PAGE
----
20th October 2019 at Headcorn Aerodrome
Skydivers jump to it to raise £9,500 for the neurosurgical department at St. George’s Hospital, Atkinson Morley Wing.
A team of 9 made a leap of faith as aerial dare-devils in the first skydive in aid of the John King Brain Tumour Foundation.
The group took the plunge from 12,000 ft above the Kent countryside free falling at 120mph, each in tandem with an instructor from Jump Headcorn, raising more than £9,500.00.
John King’s wife Laura who is Chair of the charity said:
“The Team Skydive event was absolutely brilliant. I was delighted to be joined on the jump by 8 people so dedicated to helping us that they gave up their rest day to skydive out of a plane at 12,000ft is just incredible, and between us we have raised more than £9,500 in sponsorship. That is just amazing."
St.George's staff members, Mary Normile, Clinical Nurse Specialist, Neuro-Oncology and Ian BickertonTeam leader neurosurgical theatres bravely participated in the skydive. “ We were delighted to be able to support the John King Brain Tumour Foundation and help raise funds towards a new microscope. We see first-hand the difference the state of the art surgical microscopes make to the quality of patient care. It has far exceeded expectations, enabling our surgeons to operate in ways they could once only dream of. To continue to offer this high standard of care for more patients additional microscopes of advanced calibre are required.”
We are so happy to say the new chairs have arrived for the McKissock Garden and are now installed for all to enjoy.
The famous Brain Surgeon Henry Marsh CBE commissioned the gardens to help with patient recovery however following Henry's retirement in 2015 the garden was in serious need of some TLC.
With the agreement of the hospital, the John King Brain Tumour Foundation has adopted the garden and thanks to a team of friends and charitable donations, it has been transformed into an oasis where patients and their families can escape the hospital and see the sky, surrounded by trees and growing plants all full of life.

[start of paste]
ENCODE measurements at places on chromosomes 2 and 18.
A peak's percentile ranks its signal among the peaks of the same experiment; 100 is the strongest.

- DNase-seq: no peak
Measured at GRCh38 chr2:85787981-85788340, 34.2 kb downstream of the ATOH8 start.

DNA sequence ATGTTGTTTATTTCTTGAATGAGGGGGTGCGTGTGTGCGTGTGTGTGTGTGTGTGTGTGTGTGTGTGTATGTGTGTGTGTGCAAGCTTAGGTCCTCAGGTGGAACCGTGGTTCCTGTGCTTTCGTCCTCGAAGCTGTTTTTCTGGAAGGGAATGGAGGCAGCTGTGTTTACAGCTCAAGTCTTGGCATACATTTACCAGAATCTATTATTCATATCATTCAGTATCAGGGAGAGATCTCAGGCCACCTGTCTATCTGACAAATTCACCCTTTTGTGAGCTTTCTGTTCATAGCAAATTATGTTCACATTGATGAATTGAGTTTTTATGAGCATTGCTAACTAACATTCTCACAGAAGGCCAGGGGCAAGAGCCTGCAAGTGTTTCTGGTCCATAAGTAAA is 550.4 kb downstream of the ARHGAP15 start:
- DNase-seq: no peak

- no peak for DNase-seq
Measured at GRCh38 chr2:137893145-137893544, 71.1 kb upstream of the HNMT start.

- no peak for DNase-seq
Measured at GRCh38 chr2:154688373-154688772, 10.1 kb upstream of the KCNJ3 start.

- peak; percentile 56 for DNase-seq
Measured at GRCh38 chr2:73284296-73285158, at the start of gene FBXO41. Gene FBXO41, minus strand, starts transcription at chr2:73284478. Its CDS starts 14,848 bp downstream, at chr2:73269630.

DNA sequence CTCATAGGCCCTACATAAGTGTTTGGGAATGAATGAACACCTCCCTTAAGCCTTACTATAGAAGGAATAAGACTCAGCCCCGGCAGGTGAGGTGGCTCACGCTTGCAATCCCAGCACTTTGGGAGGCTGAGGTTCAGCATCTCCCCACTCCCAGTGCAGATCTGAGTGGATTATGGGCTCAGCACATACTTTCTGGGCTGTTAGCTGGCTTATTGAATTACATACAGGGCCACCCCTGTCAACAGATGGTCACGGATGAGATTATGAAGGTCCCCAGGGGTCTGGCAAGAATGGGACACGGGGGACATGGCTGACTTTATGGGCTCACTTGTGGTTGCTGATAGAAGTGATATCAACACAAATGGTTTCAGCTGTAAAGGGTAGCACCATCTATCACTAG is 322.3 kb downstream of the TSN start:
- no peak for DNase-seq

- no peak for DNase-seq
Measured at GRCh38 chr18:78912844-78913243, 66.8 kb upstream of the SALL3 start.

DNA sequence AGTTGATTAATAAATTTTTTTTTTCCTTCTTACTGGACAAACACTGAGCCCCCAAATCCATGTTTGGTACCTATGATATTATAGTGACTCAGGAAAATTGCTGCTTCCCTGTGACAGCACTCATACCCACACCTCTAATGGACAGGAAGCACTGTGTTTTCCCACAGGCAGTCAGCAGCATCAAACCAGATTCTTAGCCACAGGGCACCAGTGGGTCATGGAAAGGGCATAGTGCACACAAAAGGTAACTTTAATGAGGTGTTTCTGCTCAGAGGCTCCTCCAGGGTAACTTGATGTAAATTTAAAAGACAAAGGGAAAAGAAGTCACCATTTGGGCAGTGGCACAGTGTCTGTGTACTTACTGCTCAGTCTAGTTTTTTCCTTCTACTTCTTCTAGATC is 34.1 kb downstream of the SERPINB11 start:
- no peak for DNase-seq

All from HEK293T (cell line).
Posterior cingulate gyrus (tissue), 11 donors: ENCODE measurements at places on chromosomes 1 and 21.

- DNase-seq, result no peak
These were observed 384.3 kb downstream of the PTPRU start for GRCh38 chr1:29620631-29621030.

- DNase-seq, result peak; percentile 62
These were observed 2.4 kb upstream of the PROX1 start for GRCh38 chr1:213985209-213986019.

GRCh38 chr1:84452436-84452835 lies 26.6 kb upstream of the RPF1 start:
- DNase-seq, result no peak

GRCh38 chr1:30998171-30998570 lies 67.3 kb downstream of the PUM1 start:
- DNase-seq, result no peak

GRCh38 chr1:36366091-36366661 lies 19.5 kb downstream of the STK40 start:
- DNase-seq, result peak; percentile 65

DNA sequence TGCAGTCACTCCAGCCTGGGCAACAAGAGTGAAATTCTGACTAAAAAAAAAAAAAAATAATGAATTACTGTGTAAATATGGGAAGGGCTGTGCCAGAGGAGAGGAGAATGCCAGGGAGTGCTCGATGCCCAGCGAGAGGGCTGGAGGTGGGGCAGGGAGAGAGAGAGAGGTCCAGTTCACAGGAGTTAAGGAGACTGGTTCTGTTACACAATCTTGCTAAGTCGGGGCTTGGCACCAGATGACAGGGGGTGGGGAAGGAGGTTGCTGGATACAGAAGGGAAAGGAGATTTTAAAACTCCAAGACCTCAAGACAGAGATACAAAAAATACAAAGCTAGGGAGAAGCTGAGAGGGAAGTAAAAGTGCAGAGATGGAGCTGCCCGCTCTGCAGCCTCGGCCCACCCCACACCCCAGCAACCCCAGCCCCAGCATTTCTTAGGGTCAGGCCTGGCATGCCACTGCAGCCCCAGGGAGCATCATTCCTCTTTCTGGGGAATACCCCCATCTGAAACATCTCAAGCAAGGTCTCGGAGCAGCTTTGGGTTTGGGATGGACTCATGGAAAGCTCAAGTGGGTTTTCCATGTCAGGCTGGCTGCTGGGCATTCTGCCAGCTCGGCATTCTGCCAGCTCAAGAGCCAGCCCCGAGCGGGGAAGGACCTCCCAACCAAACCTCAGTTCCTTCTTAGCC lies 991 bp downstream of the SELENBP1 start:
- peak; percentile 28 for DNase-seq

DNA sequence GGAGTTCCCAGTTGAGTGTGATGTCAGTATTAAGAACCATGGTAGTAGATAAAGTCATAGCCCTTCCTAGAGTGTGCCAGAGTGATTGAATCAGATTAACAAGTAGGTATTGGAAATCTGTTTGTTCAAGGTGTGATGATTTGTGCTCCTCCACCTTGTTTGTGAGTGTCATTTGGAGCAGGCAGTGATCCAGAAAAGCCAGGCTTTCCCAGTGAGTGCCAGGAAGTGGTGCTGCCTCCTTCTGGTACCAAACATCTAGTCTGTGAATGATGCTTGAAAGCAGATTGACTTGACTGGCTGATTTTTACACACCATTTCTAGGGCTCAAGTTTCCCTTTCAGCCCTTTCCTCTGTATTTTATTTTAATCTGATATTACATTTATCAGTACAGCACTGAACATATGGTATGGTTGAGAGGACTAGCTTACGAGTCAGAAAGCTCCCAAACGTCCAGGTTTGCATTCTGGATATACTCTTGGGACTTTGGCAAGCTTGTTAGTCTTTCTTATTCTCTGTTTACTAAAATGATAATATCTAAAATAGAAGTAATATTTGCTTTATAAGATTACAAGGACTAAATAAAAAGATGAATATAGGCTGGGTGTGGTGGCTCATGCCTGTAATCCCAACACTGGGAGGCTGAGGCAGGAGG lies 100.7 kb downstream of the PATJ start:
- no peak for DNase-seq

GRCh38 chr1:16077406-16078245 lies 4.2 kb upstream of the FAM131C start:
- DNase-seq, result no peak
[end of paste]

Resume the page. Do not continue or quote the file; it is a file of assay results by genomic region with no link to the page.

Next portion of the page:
We are pleased with our latest additions.
To all you fantastic people who sponsored me.
It was amazing but very scary doing the first 40 second free fall. I was first out so had no choice but to leave the plane!!
Huge huge thanks for all your wonderful donations. We are hoping as a team to raise £10,000 so well on or way.
We are planning another Sky Dive next year (I won’t be doing this!!!!!) If anyone fancies it.
You have all been so kind with your support and John would be honoured we are doing all this in his name to make a difference.
Thanks again Laura xxx
The steps of caviar processing from the extraction of the caviar to the packing and the end result.
1. The roe is extracted from the belly of the fish.
2. The roe and fat are separated, by rubbing gently through a sieve.
3. The roe is washed in water.
4. The roes are emptied onto the sieve and allowed to drip for a few minutes.
5. Roe selection, this process is when broken roes or fat are picked out and removed.
7. The caviar is filled into the original tins.
8. Here we have the finished products.
A big thank you to Chef Ken Hom for sharing some time on his visit to the UK at the Dorchester Hotel.